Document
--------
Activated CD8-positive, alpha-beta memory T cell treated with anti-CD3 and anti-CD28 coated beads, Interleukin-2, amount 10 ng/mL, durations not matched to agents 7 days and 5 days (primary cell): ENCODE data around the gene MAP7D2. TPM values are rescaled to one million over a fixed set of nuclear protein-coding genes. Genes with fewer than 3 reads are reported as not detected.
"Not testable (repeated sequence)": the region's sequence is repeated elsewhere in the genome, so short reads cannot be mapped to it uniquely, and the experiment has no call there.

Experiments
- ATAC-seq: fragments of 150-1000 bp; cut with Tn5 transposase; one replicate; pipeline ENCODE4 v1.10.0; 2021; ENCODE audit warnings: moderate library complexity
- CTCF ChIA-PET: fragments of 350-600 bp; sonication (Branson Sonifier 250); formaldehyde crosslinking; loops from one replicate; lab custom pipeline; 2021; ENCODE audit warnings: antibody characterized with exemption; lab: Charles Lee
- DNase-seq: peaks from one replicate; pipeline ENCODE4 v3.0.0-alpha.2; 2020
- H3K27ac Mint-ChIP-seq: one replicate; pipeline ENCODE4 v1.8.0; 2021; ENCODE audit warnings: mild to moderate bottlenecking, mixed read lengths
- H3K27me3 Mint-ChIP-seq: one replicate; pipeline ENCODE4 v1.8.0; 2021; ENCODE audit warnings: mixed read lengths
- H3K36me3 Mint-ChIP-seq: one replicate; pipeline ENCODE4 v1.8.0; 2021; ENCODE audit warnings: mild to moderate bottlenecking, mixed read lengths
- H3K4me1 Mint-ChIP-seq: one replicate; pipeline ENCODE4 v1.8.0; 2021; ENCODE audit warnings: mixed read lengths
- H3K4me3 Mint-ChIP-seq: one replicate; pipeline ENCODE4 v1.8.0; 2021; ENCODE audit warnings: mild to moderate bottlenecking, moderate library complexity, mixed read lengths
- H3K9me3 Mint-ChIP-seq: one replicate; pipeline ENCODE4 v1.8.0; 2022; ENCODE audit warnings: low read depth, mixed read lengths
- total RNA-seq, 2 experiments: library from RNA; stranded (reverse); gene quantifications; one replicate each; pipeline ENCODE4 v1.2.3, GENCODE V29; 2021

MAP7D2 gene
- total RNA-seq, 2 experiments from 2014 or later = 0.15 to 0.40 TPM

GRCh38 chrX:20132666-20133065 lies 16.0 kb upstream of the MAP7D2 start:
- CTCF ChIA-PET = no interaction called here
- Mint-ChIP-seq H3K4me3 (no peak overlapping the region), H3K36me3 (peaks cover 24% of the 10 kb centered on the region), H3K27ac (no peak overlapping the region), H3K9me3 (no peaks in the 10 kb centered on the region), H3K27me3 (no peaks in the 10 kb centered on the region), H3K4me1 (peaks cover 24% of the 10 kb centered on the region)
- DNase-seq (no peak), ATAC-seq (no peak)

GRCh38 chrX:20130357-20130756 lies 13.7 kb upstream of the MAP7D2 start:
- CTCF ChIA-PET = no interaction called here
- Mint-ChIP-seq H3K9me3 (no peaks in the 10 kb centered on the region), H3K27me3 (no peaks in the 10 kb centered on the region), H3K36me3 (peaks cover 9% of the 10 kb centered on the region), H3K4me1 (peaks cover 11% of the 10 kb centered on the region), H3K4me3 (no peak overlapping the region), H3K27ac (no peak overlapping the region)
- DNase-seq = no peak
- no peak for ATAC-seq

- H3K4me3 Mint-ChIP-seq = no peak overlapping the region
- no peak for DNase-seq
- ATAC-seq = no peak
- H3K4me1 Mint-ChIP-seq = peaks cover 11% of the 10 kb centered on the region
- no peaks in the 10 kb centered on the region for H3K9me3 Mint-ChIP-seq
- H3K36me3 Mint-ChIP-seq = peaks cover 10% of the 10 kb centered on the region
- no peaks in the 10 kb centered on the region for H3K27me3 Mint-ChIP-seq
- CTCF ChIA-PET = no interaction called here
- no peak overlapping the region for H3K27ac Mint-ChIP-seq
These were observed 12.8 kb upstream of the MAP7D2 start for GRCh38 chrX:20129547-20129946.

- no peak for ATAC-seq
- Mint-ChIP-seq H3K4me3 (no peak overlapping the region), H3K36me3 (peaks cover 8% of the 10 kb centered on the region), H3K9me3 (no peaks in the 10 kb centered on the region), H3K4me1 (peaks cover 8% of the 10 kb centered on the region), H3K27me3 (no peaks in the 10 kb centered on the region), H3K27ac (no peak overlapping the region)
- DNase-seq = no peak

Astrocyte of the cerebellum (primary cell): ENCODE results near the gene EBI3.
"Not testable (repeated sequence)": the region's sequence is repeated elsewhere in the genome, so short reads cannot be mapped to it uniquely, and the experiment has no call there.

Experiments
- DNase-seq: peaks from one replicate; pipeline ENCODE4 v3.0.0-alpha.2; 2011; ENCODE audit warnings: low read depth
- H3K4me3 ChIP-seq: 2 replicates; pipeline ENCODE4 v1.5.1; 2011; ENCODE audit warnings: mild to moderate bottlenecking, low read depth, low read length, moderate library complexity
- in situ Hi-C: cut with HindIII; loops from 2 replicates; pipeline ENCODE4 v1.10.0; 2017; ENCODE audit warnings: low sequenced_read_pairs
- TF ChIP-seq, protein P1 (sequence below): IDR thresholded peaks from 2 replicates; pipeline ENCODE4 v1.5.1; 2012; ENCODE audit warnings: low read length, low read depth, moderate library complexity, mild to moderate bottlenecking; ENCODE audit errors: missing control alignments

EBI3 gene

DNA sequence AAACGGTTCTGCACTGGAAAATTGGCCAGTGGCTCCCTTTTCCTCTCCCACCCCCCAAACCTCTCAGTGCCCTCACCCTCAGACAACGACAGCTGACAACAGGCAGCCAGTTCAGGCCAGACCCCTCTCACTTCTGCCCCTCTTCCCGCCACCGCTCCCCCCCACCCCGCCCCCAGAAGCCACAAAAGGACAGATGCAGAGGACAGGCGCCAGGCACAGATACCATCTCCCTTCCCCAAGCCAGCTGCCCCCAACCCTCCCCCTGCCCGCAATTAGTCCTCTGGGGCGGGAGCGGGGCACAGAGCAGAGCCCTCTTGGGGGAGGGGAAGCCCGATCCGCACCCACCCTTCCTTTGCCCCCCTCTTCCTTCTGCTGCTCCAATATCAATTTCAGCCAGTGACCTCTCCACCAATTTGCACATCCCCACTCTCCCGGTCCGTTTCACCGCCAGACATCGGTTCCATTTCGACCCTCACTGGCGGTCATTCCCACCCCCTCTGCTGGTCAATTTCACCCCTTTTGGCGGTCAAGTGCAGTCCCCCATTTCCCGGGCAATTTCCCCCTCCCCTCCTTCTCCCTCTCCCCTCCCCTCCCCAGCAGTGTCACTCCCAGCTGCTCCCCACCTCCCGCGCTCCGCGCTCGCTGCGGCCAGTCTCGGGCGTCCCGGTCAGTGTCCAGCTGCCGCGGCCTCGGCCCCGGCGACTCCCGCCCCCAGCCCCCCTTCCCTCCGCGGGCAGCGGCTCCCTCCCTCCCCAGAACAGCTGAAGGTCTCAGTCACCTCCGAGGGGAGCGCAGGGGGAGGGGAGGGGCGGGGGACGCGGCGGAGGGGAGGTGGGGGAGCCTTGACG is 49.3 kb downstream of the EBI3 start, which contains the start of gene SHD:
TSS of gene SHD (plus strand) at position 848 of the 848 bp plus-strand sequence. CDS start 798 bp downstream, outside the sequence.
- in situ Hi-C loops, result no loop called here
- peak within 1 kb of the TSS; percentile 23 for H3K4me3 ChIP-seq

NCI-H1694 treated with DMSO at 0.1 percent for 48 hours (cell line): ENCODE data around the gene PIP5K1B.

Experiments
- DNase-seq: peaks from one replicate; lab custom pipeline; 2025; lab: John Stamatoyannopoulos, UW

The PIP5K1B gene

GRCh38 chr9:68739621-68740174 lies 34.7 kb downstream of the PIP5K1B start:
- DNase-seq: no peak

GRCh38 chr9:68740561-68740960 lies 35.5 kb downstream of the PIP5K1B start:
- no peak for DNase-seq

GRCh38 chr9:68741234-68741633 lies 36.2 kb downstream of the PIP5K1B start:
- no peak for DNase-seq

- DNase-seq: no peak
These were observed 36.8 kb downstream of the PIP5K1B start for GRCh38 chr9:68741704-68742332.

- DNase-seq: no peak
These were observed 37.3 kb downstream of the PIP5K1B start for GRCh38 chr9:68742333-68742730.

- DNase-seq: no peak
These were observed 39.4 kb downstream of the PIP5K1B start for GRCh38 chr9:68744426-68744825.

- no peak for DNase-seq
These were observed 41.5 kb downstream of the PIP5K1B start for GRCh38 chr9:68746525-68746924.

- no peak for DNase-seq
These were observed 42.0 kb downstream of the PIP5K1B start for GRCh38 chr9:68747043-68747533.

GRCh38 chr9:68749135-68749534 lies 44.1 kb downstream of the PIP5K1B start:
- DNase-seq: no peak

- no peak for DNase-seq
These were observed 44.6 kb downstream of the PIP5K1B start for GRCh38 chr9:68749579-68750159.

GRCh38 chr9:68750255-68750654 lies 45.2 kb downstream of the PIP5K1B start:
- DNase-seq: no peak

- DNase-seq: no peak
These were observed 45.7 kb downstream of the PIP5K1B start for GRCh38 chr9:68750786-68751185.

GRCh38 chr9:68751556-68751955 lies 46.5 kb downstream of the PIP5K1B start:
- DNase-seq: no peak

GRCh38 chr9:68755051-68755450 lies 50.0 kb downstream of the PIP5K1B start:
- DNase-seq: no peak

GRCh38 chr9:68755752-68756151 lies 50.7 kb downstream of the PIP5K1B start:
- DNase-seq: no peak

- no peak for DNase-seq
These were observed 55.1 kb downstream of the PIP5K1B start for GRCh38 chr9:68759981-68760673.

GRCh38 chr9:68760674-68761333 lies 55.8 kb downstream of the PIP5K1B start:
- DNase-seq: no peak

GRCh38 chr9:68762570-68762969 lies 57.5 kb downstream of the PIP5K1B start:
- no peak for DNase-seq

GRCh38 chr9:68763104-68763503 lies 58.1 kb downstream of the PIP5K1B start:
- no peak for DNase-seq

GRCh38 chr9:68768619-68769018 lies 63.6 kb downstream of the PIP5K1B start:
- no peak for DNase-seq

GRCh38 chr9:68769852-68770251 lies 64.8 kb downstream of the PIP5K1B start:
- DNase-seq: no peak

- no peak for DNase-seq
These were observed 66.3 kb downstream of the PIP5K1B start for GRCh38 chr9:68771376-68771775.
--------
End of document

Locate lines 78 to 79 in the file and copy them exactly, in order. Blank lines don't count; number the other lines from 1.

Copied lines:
GRCh38 chr9:68751556-68751955 lies 46.5 kb downstream of the PIP5K1B start:
- DNase-seq: no peak